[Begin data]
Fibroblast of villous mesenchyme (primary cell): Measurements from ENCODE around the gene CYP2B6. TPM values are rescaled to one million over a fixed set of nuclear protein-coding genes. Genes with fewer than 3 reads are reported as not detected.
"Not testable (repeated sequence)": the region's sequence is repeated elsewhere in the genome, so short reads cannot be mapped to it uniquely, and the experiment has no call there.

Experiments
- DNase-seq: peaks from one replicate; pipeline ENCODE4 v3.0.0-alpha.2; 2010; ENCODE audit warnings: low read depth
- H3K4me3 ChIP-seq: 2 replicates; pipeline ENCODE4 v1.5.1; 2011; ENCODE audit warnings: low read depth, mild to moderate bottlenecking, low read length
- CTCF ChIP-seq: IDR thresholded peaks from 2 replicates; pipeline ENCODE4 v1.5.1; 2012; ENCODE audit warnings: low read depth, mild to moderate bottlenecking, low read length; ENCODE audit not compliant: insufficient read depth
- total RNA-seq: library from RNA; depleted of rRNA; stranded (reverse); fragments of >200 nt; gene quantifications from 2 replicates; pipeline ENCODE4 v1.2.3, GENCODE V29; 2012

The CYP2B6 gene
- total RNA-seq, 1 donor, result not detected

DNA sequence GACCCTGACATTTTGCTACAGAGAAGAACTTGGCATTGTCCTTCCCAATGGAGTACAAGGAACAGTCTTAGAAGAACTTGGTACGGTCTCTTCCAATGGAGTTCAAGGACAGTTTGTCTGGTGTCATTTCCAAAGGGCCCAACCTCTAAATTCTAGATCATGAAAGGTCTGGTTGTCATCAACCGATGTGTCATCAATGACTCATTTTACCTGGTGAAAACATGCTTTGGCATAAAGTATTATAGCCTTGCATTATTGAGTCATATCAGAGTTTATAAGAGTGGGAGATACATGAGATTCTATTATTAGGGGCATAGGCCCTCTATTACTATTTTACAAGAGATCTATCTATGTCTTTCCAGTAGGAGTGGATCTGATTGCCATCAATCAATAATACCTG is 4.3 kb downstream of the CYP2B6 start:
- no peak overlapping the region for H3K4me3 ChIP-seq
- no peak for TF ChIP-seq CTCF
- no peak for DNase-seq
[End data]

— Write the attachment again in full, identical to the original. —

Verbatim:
Fibroblast of villous mesenchyme (primary cell): Measurements from ENCODE around the gene CYP2B6. TPM values are rescaled to one million over a fixed set of nuclear protein-coding genes. Genes with fewer than 3 reads are reported as not detected.
"Not testable (repeated sequence)": the region's sequence is repeated elsewhere in the genome, so short reads cannot be mapped to it uniquely, and the experiment has no call there.

Experiments
- DNase-seq: peaks from one replicate; pipeline ENCODE4 v3.0.0-alpha.2; 2010; ENCODE audit warnings: low read depth
- H3K4me3 ChIP-seq: 2 replicates; pipeline ENCODE4 v1.5.1; 2011; ENCODE audit warnings: low read depth, mild to moderate bottlenecking, low read length
- CTCF ChIP-seq: IDR thresholded peaks from 2 replicates; pipeline ENCODE4 v1.5.1; 2012; ENCODE audit warnings: low read depth, mild to moderate bottlenecking, low read length; ENCODE audit not compliant: insufficient read depth
- total RNA-seq: library from RNA; depleted of rRNA; stranded (reverse); fragments of >200 nt; gene quantifications from 2 replicates; pipeline ENCODE4 v1.2.3, GENCODE V29; 2012

The CYP2B6 gene
- total RNA-seq, 1 donor, result not detected

DNA sequence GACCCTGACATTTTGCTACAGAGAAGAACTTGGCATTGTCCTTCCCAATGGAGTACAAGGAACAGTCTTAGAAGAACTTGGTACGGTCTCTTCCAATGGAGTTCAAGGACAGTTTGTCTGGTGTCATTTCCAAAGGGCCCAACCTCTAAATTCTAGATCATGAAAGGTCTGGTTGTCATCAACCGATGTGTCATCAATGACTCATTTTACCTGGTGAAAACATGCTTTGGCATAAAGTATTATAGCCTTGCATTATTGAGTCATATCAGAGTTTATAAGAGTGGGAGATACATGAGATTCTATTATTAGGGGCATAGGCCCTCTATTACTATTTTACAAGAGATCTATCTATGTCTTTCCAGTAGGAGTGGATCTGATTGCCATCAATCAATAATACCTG is 4.3 kb downstream of the CYP2B6 start:
- no peak overlapping the region for H3K4me3 ChIP-seq
- no peak for TF ChIP-seq CTCF
- no peak for DNase-seq